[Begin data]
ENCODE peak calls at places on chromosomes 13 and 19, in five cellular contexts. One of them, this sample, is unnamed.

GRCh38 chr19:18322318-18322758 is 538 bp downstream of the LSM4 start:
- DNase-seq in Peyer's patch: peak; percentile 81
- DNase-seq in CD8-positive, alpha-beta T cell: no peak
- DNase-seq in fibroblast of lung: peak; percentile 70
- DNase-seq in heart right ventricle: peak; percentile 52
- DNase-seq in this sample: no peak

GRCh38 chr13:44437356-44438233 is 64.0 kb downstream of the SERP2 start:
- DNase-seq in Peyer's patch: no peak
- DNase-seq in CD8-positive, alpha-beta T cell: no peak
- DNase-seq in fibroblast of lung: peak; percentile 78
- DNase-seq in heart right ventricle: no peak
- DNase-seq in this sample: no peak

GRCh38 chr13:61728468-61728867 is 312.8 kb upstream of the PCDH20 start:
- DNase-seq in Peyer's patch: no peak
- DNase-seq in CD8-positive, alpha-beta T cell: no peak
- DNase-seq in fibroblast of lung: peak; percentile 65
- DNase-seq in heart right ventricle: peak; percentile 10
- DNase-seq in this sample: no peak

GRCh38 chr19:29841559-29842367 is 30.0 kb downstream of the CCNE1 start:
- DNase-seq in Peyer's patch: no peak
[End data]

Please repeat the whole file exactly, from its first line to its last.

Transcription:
ENCODE peak calls at places on chromosomes 13 and 19, in five cellular contexts. One of them, this sample, is unnamed.

GRCh38 chr19:18322318-18322758 is 538 bp downstream of the LSM4 start:
- DNase-seq in Peyer's patch: peak; percentile 81
- DNase-seq in CD8-positive, alpha-beta T cell: no peak
- DNase-seq in fibroblast of lung: peak; percentile 70
- DNase-seq in heart right ventricle: peak; percentile 52
- DNase-seq in this sample: no peak

GRCh38 chr13:44437356-44438233 is 64.0 kb downstream of the SERP2 start:
- DNase-seq in Peyer's patch: no peak
- DNase-seq in CD8-positive, alpha-beta T cell: no peak
- DNase-seq in fibroblast of lung: peak; percentile 78
- DNase-seq in heart right ventricle: no peak
- DNase-seq in this sample: no peak

GRCh38 chr13:61728468-61728867 is 312.8 kb upstream of the PCDH20 start:
- DNase-seq in Peyer's patch: no peak
- DNase-seq in CD8-positive, alpha-beta T cell: no peak
- DNase-seq in fibroblast of lung: peak; percentile 65
- DNase-seq in heart right ventricle: peak; percentile 10
- DNase-seq in this sample: no peak

GRCh38 chr19:29841559-29842367 is 30.0 kb downstream of the CCNE1 start:
- DNase-seq in Peyer's patch: no peak